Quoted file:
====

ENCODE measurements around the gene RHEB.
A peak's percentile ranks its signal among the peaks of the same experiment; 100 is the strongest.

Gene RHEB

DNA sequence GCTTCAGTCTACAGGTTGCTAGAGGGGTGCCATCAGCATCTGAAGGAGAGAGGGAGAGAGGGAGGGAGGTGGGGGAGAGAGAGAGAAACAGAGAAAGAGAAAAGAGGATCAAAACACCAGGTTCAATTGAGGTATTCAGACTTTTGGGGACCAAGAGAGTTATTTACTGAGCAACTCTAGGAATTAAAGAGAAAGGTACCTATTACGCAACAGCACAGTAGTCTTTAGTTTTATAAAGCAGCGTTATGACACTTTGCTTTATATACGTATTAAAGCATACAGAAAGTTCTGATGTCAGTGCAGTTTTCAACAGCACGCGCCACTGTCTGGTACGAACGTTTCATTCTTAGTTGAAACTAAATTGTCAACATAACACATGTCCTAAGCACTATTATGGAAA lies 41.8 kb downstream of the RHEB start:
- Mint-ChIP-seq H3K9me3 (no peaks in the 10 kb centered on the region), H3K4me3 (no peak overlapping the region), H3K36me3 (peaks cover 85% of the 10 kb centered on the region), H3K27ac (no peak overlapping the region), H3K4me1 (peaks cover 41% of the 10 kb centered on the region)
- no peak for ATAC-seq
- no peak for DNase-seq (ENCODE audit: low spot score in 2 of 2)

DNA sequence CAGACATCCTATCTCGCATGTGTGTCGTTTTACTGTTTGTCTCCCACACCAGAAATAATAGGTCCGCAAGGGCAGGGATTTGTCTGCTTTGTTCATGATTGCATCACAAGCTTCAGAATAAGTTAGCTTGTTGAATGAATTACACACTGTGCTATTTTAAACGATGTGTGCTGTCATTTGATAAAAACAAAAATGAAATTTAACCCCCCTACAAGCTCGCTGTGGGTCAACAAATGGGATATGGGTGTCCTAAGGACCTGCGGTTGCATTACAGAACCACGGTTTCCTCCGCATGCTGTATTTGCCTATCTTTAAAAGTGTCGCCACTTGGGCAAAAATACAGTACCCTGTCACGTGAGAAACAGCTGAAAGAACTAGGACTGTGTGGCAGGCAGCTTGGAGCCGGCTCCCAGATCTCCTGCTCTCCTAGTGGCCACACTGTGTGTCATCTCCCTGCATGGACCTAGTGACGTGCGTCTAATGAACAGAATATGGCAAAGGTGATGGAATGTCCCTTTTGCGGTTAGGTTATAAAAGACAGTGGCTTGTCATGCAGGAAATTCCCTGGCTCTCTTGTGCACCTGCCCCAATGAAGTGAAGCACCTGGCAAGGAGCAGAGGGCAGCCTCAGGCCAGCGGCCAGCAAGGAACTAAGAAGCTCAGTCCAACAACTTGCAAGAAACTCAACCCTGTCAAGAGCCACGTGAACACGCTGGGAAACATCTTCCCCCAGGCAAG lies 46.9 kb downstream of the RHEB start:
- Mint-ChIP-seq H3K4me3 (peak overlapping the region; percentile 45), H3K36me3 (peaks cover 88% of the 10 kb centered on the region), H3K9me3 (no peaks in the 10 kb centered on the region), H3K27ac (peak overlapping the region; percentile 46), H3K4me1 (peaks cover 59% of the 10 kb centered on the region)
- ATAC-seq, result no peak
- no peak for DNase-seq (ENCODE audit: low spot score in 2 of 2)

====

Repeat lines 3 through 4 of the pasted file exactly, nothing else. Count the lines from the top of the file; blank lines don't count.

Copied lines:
Gene RHEB

DNA sequence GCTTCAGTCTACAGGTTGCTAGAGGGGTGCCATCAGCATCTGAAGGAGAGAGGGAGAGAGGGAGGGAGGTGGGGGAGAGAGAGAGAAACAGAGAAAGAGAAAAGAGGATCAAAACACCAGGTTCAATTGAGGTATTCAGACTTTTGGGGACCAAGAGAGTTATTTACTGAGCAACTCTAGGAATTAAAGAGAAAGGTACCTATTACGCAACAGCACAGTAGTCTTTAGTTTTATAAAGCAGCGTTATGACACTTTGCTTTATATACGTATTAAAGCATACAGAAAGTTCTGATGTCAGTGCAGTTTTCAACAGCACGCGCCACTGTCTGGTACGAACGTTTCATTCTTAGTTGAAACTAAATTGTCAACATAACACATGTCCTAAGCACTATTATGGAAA lies 41.8 kb downstream of the RHEB start: